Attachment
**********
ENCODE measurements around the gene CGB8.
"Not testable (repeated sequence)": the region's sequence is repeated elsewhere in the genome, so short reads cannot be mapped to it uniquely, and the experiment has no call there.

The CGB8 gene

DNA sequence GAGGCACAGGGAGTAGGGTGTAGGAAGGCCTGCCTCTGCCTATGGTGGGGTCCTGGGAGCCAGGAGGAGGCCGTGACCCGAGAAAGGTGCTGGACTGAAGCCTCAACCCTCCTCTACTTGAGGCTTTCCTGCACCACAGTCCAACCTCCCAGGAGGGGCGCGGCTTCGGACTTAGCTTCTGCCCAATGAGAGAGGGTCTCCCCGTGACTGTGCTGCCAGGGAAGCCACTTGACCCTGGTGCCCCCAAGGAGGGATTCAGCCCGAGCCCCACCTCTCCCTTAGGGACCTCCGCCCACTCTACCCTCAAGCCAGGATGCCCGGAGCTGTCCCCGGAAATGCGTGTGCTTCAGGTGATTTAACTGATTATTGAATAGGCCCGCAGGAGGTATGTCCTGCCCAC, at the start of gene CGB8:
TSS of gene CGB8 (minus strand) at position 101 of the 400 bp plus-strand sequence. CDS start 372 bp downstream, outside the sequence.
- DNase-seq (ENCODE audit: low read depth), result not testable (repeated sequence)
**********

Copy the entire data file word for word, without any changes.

ENCODE measurements around the gene CGB8.
"Not testable (repeated sequence)": the region's sequence is repeated elsewhere in the genome, so short reads cannot be mapped to it uniquely, and the experiment has no call there.

The CGB8 gene

DNA sequence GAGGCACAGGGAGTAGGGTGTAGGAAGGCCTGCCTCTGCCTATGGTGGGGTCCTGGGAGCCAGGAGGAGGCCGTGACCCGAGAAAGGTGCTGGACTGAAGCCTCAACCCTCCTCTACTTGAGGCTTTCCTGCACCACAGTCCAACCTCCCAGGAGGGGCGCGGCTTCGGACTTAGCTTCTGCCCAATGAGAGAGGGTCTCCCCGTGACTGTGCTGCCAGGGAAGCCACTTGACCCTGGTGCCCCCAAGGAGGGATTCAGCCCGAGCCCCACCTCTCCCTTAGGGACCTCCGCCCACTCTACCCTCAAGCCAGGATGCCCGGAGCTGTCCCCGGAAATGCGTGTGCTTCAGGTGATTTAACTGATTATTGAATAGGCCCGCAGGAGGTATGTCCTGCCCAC, at the start of gene CGB8:
TSS of gene CGB8 (minus strand) at position 101 of the 400 bp plus-strand sequence. CDS start 372 bp downstream, outside the sequence.
- DNase-seq (ENCODE audit: low read depth), result not testable (repeated sequence)